The Nature of the Hong Kong Protests

Democratic freedoms aside, many nations in the world but particularly the U.S., Britain and China have interests to protect in Hong Kong.

By Mary Beaudoin and cross-posted from Consortium Dreams.

Should peace and justice advocates support pro-democracy efforts whenever they arise in the world? Even some U.S. alternative media identifying as liberal and progressive have joined the chorus, portraying the protests in Hong Kong as the noble pursuit of democratic freedoms, brave resistance to the authoritarian Chinese government oppressing the people.

Democratic freedoms aside, many nations in the world but particularly the U.S., Britain and China have interests to protect in Hong Kong. The island-city is a special administrative district within China with a unique history. It was subject to British colonial rule for approximately 150 years but, under an agreement with the People’s Republic of China, in 1997 it was returned to China and governed as “one country, two systems” with its own legal and administrative systems. Hong Kong’s special status enabled it to become a leading financial center and tax haven for international corporations. Its free market is so free from regulation and accountability that the conservative American think tank, the Heritage Foundation, has consistently ranked the city as No. 1 in its Index of Economic Freedom.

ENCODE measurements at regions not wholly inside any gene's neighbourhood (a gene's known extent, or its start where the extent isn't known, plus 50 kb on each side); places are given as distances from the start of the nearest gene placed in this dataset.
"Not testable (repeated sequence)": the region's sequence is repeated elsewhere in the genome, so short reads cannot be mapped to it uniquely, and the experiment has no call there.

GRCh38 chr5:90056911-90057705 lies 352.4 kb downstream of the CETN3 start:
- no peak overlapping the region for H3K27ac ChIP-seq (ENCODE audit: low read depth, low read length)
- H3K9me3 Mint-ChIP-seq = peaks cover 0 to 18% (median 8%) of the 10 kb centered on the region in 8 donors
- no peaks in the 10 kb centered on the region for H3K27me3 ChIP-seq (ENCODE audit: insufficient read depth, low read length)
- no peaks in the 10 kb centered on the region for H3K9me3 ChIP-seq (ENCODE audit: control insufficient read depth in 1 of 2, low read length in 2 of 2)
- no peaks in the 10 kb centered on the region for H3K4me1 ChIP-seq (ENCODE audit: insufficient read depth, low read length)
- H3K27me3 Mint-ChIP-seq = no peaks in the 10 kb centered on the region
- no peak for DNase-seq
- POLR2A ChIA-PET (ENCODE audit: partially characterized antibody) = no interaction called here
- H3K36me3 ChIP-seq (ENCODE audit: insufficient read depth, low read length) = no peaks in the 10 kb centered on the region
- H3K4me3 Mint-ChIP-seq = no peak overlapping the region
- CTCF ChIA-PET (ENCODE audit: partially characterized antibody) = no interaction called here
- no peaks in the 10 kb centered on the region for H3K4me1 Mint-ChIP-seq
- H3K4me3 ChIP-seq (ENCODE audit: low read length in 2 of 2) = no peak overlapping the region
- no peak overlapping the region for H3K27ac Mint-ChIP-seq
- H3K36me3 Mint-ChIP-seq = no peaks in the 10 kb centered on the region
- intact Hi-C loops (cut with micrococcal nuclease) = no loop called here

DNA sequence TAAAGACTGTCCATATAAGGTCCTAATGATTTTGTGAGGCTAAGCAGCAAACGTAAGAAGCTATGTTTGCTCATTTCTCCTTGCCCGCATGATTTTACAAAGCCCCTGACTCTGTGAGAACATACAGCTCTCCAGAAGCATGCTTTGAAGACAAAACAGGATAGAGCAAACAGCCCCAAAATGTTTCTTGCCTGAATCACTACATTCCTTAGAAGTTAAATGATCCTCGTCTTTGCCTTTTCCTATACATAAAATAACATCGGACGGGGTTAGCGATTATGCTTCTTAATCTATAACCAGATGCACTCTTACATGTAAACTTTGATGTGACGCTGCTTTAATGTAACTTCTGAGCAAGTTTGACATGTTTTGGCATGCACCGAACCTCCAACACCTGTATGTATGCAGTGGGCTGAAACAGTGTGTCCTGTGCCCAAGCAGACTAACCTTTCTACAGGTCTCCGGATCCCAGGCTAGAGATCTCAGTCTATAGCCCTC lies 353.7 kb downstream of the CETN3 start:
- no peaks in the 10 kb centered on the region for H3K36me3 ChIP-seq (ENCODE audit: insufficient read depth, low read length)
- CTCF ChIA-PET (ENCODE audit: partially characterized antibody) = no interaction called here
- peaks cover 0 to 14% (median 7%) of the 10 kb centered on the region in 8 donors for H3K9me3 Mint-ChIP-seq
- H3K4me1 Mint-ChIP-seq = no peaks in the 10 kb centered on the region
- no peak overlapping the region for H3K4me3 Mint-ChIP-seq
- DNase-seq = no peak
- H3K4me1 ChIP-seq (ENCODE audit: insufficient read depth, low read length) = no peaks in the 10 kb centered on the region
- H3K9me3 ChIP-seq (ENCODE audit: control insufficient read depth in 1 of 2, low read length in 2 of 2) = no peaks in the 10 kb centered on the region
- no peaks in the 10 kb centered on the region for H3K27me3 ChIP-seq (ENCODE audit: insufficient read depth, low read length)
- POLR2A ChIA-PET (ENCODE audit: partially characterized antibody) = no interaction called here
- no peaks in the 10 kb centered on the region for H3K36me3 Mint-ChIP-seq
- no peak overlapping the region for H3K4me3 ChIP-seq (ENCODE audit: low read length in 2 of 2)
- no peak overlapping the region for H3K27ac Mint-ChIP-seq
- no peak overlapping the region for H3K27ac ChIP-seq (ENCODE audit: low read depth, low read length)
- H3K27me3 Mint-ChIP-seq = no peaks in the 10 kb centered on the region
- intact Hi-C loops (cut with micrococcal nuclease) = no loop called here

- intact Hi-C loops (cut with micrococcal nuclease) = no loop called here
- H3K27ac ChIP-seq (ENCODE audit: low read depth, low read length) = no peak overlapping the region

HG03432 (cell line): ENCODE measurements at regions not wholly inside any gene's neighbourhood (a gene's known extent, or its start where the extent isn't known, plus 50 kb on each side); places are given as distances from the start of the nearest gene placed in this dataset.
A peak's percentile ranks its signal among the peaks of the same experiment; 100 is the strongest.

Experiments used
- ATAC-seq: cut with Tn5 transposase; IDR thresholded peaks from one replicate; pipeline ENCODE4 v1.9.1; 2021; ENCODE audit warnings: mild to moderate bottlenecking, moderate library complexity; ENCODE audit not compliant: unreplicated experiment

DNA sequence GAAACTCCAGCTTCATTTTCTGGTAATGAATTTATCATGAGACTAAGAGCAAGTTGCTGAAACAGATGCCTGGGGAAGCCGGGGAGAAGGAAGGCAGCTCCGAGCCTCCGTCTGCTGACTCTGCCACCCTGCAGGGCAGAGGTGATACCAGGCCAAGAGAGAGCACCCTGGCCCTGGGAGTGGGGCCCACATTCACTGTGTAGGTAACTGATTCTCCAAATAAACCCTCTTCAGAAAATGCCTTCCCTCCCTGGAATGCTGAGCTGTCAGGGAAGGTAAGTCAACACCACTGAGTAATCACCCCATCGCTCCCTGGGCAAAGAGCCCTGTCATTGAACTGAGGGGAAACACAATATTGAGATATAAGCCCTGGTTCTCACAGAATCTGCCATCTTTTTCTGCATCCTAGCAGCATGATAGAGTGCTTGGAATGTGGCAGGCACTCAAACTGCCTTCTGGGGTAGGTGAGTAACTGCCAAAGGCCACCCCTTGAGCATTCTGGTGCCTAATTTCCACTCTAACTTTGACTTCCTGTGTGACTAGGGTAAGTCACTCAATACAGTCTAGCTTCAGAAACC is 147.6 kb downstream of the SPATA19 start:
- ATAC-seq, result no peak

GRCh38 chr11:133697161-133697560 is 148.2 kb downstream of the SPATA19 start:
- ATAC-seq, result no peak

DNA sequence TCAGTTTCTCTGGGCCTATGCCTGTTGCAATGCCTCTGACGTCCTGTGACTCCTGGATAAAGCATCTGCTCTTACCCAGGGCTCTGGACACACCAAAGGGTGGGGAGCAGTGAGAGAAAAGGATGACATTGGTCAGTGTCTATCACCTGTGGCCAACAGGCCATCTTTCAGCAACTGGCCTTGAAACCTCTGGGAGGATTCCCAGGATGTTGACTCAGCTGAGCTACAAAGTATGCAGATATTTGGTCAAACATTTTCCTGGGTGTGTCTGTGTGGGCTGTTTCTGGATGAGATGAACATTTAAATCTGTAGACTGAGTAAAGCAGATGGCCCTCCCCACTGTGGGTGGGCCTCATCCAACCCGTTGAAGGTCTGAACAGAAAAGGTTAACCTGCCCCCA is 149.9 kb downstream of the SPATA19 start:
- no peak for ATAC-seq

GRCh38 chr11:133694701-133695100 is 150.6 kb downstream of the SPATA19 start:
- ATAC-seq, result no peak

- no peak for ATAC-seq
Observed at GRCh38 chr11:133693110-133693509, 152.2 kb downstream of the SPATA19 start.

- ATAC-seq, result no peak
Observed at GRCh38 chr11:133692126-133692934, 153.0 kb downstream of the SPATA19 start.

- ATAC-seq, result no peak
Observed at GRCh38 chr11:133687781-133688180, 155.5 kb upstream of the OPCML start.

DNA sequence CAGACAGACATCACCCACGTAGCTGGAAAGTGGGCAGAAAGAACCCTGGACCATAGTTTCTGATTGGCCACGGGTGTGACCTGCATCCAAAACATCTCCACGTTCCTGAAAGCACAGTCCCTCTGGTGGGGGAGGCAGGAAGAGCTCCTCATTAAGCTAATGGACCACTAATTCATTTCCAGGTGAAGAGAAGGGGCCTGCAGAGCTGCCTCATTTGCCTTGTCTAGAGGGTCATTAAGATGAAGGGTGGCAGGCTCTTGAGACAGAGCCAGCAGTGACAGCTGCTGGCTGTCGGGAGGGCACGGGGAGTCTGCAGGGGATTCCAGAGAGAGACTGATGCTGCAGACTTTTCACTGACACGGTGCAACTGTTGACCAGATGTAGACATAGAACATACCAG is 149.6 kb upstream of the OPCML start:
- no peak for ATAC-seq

The arrangement has been of mutual benefit to both foreigners and the Republic of China. As a Reuters primer explains: “China uses Hong Kong’s currency, equity, and debt markets to attract foreign funds, while international companies use Hong Kong as a Launchpad to expand into mainland China”

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